Expectations among businesses of a strong and lasting recovery were meanwhile reflected in a general improvement in local labour markets.
However, the survey also revealed a further intensification of cost pressures faced by UK businesses, with charges for good and services rising steeply across most regions as a result.
The PMI Business Activity Index is the first fact-based indicator of regional economic health published each month, tracking the monthly change in the output of goods and services across the private sector. A reading above 50 signals growth, and the further above the 50 level the faster the expansion signalled.
Growth in April was led by the West Midlands, where the Business Activity Index registered 65.9, closely followed by Yorkshire & Humber (64.3). A return to growth in Northern Ireland* (55.5) meant that higher output was recorded across all 12 regions of the UK for the first time in seven months. The lowest readings were recorded in the North East (55.2) and Scotland (55.4), though even here the rates of expansion were historically strong.
All 12 UK regions recorded increased inflows of new orders at the start of the second quarter amid easing lockdown restrictions and improving client confidence. The West Midlands led the way, registering a survey-record rate of growth. Northern Ireland and Scotland saw the first increases in new business for nine and eight months respectively, though they were still the two lowest-ranked areas for a fourth straight month.
There was a general improvement in labour market trends in April, with 11 out of the 12 monitored regions recorded higher employment, up from ten in March. Furthermore, almost all areas saw a faster rate of job creation, including the two standout performers, the North West and Yorkshire & Humber. Staffing numbers fell in Wales, albeit only marginally.
The number of regions recording higher backlogs of work continued to rise in April, jumping from six in March to ten – the most since May 2017. The West Midlands recorded the fastest rate of accumulation by a wide margin, though the increases in the East of England, Yorkshire & Humber and North West were also records for those regions. Declines were seen in the North East and London.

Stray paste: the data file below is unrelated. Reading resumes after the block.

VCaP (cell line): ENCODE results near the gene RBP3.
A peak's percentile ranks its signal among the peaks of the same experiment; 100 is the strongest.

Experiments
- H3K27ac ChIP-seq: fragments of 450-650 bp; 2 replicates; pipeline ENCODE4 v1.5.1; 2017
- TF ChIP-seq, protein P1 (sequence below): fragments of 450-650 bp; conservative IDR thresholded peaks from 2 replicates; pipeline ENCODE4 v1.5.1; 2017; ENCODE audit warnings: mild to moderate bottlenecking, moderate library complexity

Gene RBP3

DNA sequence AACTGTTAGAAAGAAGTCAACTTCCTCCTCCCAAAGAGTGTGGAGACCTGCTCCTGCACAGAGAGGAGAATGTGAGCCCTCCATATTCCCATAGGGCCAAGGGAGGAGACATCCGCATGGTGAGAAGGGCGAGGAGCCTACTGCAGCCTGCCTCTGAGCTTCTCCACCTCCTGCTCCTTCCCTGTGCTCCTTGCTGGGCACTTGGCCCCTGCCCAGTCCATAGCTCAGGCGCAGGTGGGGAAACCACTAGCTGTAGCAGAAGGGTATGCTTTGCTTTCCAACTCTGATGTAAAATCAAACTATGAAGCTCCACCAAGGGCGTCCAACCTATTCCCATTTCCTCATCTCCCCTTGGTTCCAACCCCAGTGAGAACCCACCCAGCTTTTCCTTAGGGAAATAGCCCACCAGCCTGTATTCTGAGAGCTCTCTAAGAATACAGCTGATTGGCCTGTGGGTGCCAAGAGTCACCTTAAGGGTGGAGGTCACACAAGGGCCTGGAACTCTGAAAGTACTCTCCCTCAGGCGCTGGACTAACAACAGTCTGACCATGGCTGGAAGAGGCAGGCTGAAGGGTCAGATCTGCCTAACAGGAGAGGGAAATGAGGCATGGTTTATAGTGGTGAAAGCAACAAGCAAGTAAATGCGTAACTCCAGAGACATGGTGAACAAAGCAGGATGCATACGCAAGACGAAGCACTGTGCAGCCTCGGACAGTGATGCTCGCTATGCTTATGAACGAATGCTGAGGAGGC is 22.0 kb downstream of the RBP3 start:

Input prices continued to rise sharply across all areas of the UK in April, with rates of cost inflation exceeding the historical series averages in all 12 regions. Furthermore, cost pressures generally intensified, including in Northern Ireland, which registered a record increase for the second month in a row and the steepest overall rate of inflation. The slowest rise in costs was once again recorded in London.
Firms in all areas raised average for goods and services in April, albeit to varying degrees. Northern Ireland recorded the steep rise, followed by the North East, reflecting the trends in underlying cost pressures. Similarly, the four regions with the slowest rates of input cost inflation also recorded the least marked rises in output prices, namely London, Scotland, the South West and Wales.
Businesses across all parts of the UK were strongly confident about the outlook for activity over the next 12 months in April. Firms in Yorkshire & Humber showed the greatest optimism for the fourth month running, with the South East and London close behind. Expectations in Northern Ireland were the highest for 14 months, but still lower than in any other region.
*Northern Ireland coverage includes construction and retail. For all other areas, coverage is confined to manufacturing and services.
Sebastian Burnside, NatWest Chief Economist, commented: “With Northern Ireland returning to growth in April thanks to the easing of COVID-19 restrictions, the picture across the UK is now one of a broad-based recovery in business activity.
"What's more, rates of growth were historically strong across the board, with firms in all areas seeing demand strengthening as confidence improved and parts of the economy reopened.
"There is a general sense of optimism among UK businesses towards future activity, which is underlined by a continued improvement across almost all local labour markets as more businesses start to hire again.
"However, with the upturns in activity and employment comes a further increase in cost pressures on businesses. Input prices are rising much faster than normal across all regions of the UK, but particularly in Northern Ireland and the North East.”